Tag: Military

Pentagon: Transgender Service Members Are Able to Re-Enlist

UNITED STATES  —  Transgender members of the military will be able to re-enlist for service while President Donald Trump’s directive barring transgender recruits is under review, the Pentagon has confirmed.

“Transgender service members whose term of service expires while the interim guidance is in effect, may, at the service member’s request, re-enlist under existing procedures,” US Army Col. Rob Manning, a Department of Defense spokesman, told reporters Friday. “Current transgender service members will continue serve throughout the military and continue to receive necessary medical treatment as prescribed by their medical provider in accordance with the Military Health System guidance.”

This is the first time the Pentagon has explicitly acknowledged that transgender service members will be able to re-enlist while it reviews Trump’s ban on transgender recruits.

In late-August, Trump issued a directive to the Pentagon banning transgender people from enlisting in the military. The directive left a lot of questions unanswered, including what it would mean for transgender people already serving in the military. Transgender troops have been openly serving in the military since June 2016.

Days after Trump’s directive, Defense Secretary James Mattis announced the creation of a panel to “provide advice and recommendations on the implementation of the President’s direction,” Mattis’ statement said.

Manning emphasized Friday that the “same current policy and procedures” remain in place on transgender service members while the review takes place.

Mattis released interim guidance Thursday calling for the development of a plan to implement the directives in the President’s memorandum on transgender military service.

A bipartisan group of senators also introduced an amendment to the National Defense Authorization Act on Friday that would prevent the Defense Department from removing transgender people from military service.

Republicans John McCain of Arizona and Susan Collins of Maine, along with Democrats Kirsten Gillibrand of New York and Jack Reed of Rhode Island, introduced the legislation, which would also “express a sense of Congress that individuals who are qualified and can meet the standards to serve in the military should be eligible to serve,” a statement on the amendment read.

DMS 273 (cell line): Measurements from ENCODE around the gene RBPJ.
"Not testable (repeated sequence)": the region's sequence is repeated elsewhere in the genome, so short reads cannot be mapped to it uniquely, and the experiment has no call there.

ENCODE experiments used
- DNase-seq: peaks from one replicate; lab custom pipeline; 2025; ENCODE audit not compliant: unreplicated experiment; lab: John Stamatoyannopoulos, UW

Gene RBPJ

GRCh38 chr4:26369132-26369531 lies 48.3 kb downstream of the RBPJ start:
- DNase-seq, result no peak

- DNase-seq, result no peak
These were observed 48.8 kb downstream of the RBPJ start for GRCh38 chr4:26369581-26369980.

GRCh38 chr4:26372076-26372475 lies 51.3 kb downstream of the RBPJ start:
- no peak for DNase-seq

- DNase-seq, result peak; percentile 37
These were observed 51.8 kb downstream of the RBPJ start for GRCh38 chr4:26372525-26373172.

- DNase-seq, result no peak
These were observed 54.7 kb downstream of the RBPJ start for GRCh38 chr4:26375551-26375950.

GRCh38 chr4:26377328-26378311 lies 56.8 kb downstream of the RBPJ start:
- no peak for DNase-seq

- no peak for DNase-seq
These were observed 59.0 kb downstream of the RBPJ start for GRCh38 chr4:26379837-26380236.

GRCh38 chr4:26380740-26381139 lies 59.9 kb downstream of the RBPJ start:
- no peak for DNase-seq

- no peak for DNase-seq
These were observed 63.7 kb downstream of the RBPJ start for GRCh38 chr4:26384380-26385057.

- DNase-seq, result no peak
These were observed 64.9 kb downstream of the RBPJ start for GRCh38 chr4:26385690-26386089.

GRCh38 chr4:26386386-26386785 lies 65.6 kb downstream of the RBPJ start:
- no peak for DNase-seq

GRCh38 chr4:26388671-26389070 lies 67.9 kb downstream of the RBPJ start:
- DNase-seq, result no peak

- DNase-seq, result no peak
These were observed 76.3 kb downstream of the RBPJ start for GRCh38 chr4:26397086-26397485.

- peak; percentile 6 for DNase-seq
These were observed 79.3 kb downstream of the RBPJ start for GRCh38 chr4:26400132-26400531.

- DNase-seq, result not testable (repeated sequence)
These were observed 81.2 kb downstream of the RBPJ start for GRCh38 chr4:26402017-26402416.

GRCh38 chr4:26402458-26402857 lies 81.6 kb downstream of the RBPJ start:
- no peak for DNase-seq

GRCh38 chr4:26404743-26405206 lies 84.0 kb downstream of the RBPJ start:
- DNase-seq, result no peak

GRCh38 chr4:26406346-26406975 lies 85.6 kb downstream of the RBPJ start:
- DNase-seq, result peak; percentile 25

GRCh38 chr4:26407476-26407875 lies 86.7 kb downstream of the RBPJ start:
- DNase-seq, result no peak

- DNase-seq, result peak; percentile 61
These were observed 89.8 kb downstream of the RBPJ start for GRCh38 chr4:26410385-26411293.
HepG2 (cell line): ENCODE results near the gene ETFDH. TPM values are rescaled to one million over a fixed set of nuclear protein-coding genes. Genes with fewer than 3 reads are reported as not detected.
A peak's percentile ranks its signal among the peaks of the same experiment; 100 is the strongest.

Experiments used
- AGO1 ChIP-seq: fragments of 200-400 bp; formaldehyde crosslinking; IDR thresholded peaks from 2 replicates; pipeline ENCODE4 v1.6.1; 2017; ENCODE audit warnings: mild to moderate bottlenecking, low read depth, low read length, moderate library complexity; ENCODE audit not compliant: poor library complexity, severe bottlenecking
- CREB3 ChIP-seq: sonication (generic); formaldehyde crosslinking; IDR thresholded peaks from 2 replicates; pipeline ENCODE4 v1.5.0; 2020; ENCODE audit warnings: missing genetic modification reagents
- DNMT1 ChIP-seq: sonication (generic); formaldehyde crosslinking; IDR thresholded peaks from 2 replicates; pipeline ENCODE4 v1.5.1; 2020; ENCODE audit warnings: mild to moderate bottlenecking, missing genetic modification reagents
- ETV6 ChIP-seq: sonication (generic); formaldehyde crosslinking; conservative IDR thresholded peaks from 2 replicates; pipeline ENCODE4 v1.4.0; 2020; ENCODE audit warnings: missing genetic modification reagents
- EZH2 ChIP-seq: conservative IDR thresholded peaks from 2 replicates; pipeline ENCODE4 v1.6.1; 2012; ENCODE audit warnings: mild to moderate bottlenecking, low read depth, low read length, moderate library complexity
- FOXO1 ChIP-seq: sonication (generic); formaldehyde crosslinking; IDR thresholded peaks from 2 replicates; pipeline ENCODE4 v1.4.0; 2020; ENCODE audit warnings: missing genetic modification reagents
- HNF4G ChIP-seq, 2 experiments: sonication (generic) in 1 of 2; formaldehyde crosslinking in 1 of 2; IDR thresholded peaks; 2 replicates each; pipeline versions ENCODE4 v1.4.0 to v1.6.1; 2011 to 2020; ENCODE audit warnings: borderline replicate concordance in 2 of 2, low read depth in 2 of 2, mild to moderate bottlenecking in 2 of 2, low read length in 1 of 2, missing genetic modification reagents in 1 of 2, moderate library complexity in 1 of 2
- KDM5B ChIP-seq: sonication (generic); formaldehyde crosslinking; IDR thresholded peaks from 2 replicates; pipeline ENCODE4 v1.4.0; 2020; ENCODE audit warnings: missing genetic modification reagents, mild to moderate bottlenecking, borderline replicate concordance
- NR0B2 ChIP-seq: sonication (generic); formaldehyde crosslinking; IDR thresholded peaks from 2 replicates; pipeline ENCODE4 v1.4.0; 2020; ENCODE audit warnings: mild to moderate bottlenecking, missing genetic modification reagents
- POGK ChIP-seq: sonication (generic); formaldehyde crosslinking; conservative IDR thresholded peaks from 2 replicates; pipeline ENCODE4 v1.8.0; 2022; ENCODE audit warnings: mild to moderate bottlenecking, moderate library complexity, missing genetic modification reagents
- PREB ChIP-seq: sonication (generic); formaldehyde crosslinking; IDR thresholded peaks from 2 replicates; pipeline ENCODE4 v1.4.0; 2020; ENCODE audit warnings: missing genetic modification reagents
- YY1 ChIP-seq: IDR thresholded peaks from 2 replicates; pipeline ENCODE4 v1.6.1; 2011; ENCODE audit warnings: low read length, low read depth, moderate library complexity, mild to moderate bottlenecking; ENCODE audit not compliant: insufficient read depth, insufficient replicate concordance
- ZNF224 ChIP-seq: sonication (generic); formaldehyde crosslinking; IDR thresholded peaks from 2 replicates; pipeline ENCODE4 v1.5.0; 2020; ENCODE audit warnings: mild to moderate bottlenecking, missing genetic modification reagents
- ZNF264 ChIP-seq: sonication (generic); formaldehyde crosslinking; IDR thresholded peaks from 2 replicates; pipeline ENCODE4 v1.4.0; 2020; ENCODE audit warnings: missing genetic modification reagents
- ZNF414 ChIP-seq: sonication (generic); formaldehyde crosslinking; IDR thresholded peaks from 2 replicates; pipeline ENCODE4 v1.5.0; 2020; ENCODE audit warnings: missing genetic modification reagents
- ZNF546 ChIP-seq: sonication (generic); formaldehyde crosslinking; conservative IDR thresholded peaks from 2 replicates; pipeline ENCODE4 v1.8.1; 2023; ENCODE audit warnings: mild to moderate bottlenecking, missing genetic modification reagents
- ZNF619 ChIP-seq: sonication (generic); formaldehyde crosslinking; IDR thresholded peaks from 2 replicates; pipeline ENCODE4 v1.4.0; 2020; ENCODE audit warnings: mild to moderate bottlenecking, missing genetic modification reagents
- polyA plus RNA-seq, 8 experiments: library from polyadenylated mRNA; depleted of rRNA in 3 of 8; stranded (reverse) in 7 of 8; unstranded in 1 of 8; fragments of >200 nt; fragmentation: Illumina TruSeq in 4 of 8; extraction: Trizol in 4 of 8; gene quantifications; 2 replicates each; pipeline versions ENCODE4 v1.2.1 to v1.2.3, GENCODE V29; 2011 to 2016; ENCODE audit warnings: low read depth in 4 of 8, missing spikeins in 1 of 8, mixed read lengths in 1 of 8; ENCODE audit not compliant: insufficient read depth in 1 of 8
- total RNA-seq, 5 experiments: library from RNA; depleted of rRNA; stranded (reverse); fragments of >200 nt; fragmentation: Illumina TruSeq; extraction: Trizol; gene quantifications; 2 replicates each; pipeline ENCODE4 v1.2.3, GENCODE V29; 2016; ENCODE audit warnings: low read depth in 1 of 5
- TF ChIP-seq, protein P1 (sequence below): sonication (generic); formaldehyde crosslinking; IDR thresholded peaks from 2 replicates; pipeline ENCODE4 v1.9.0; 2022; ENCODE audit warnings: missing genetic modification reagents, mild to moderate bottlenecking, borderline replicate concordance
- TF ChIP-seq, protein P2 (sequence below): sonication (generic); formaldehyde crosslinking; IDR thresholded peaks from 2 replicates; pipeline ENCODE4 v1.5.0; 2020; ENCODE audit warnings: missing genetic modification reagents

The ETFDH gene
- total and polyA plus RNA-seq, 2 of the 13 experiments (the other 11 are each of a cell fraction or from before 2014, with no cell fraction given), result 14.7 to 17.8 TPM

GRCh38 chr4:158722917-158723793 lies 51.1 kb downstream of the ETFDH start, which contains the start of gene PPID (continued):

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Governor Signs Ag Proclamation, Supports Equality in Military Service

IOWA  --  Governor Kim Reynolds showed appreciation for agricultural entrepreneurs on Monday morning.

She signed the Agricultural Entrepreneurship Week Proclamation, which is meant to show an appreciation for the impact agricultural entrepreneurs add to the state and Iowa's legacy in helping create world changing technologies, products, and services.

Following Monday morning's signing, reporters asked the governor about her position on President Trump's transgender military ban. Governor Reynolds said anyone willing to serve in the military deserves the nation's respect.

"So less than 1% of Americans today sign up to serve and to defend those liberties and freedoms. And I think that anybody that signs up to serve our country and defend those liberties and freedoms deserves our utmost appreciation and respect," she said.

The governor said she and Iowa Senator Joni Ernst are both in agreement on the issue.

National Guard at the Ready After Trump’s Afghanistan Announcement

JOHNSTON, Iowa  --  After a Monday night address from President Trump outlining a new policy for the war in Afghanistan, those in the armed forces are talking about what it means for them.

The president provided few details, leaving out any numbers about additional U.S. troops needed in Afghanistan and not revealing specifics of his war plans. That leaves branches of the military, like the Iowa National Guard, doing what they have done for years: preparing as if they’ll be called on tomorrow.

“Those who have served in the military for a while understand that whatever words are said takes a while to translate into action,” said Colonel Greg Hapgood. “If that changes for us, our units will be ready when they're called up. That's the very least we can do and that's the number one thing we do, is to make sure our readiness is at the top level.”

The policy shift from President Trump has no effect on the National Guard's planned deployment at the end of August.

“We'll have one unit that will have a sendoff up in Waterloo and then we have a second unit that looks imminent that they'll deploy later this year,” said Hapgood.

Meanwhile new recruits are paying attention, knowing that a U.S. presence in the Middle East will be the policy for the foreseeable future.

“I honestly think we need to get out of it. I just think we've lost too many lives over there and I don't think we should lose any more,” said Navy Recruit Preston Lee.

However, Lee says personal feelings get pushed to the wayside for service of the country.

“I think the biggest thing is I'm going to miss my family, but I know that I'm doing what's right,” he said.

Hapgood expects the National Guard will announce another deployment sometime in September.